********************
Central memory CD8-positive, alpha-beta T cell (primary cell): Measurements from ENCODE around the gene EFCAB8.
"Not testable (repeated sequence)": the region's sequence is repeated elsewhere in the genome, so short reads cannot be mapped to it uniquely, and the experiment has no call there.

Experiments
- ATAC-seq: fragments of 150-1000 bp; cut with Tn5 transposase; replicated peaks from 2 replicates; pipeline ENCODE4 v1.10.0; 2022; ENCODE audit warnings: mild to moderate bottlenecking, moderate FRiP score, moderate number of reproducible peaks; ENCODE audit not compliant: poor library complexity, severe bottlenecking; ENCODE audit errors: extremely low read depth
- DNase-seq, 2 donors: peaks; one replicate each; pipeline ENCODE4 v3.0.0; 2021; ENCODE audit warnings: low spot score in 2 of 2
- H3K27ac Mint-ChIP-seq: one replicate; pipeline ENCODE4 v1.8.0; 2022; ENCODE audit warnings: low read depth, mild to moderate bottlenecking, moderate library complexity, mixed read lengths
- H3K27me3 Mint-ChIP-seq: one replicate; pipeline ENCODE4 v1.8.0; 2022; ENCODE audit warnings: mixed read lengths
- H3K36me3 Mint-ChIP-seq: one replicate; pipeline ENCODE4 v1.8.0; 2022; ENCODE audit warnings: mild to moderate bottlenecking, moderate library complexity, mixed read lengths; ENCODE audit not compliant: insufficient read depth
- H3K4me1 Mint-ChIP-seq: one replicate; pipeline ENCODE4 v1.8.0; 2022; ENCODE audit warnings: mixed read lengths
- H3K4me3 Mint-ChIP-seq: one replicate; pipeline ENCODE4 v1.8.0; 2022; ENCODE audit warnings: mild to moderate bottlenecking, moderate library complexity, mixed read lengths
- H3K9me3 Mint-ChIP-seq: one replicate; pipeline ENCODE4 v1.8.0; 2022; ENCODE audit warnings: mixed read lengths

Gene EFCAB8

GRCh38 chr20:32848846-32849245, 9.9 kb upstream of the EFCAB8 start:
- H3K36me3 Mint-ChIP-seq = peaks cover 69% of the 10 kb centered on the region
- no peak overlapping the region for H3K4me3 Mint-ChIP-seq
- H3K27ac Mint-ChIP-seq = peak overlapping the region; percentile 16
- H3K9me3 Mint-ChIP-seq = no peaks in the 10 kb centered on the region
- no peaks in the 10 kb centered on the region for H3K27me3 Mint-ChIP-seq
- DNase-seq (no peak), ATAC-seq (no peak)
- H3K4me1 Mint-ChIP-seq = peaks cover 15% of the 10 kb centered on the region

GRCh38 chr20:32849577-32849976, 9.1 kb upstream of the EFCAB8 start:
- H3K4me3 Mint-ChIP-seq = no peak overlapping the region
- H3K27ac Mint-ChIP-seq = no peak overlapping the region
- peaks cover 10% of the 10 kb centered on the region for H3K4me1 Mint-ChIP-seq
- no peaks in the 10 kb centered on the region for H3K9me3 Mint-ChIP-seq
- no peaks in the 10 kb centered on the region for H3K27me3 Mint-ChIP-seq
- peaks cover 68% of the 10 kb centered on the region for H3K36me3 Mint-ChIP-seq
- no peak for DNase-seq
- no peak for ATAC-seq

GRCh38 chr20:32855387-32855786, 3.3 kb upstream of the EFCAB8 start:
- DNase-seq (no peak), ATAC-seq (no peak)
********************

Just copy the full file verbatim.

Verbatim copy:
Central memory CD8-positive, alpha-beta T cell (primary cell): Measurements from ENCODE around the gene EFCAB8.
"Not testable (repeated sequence)": the region's sequence is repeated elsewhere in the genome, so short reads cannot be mapped to it uniquely, and the experiment has no call there.

Experiments
- ATAC-seq: fragments of 150-1000 bp; cut with Tn5 transposase; replicated peaks from 2 replicates; pipeline ENCODE4 v1.10.0; 2022; ENCODE audit warnings: mild to moderate bottlenecking, moderate FRiP score, moderate number of reproducible peaks; ENCODE audit not compliant: poor library complexity, severe bottlenecking; ENCODE audit errors: extremely low read depth
- DNase-seq, 2 donors: peaks; one replicate each; pipeline ENCODE4 v3.0.0; 2021; ENCODE audit warnings: low spot score in 2 of 2
- H3K27ac Mint-ChIP-seq: one replicate; pipeline ENCODE4 v1.8.0; 2022; ENCODE audit warnings: low read depth, mild to moderate bottlenecking, moderate library complexity, mixed read lengths
- H3K27me3 Mint-ChIP-seq: one replicate; pipeline ENCODE4 v1.8.0; 2022; ENCODE audit warnings: mixed read lengths
- H3K36me3 Mint-ChIP-seq: one replicate; pipeline ENCODE4 v1.8.0; 2022; ENCODE audit warnings: mild to moderate bottlenecking, moderate library complexity, mixed read lengths; ENCODE audit not compliant: insufficient read depth
- H3K4me1 Mint-ChIP-seq: one replicate; pipeline ENCODE4 v1.8.0; 2022; ENCODE audit warnings: mixed read lengths
- H3K4me3 Mint-ChIP-seq: one replicate; pipeline ENCODE4 v1.8.0; 2022; ENCODE audit warnings: mild to moderate bottlenecking, moderate library complexity, mixed read lengths
- H3K9me3 Mint-ChIP-seq: one replicate; pipeline ENCODE4 v1.8.0; 2022; ENCODE audit warnings: mixed read lengths

Gene EFCAB8

GRCh38 chr20:32848846-32849245, 9.9 kb upstream of the EFCAB8 start:
- H3K36me3 Mint-ChIP-seq = peaks cover 69% of the 10 kb centered on the region
- no peak overlapping the region for H3K4me3 Mint-ChIP-seq
- H3K27ac Mint-ChIP-seq = peak overlapping the region; percentile 16
- H3K9me3 Mint-ChIP-seq = no peaks in the 10 kb centered on the region
- no peaks in the 10 kb centered on the region for H3K27me3 Mint-ChIP-seq
- DNase-seq (no peak), ATAC-seq (no peak)
- H3K4me1 Mint-ChIP-seq = peaks cover 15% of the 10 kb centered on the region

GRCh38 chr20:32849577-32849976, 9.1 kb upstream of the EFCAB8 start:
- H3K4me3 Mint-ChIP-seq = no peak overlapping the region
- H3K27ac Mint-ChIP-seq = no peak overlapping the region
- peaks cover 10% of the 10 kb centered on the region for H3K4me1 Mint-ChIP-seq
- no peaks in the 10 kb centered on the region for H3K9me3 Mint-ChIP-seq
- no peaks in the 10 kb centered on the region for H3K27me3 Mint-ChIP-seq
- peaks cover 68% of the 10 kb centered on the region for H3K36me3 Mint-ChIP-seq
- no peak for DNase-seq
- no peak for ATAC-seq

GRCh38 chr20:32855387-32855786, 3.3 kb upstream of the EFCAB8 start:
- DNase-seq (no peak), ATAC-seq (no peak)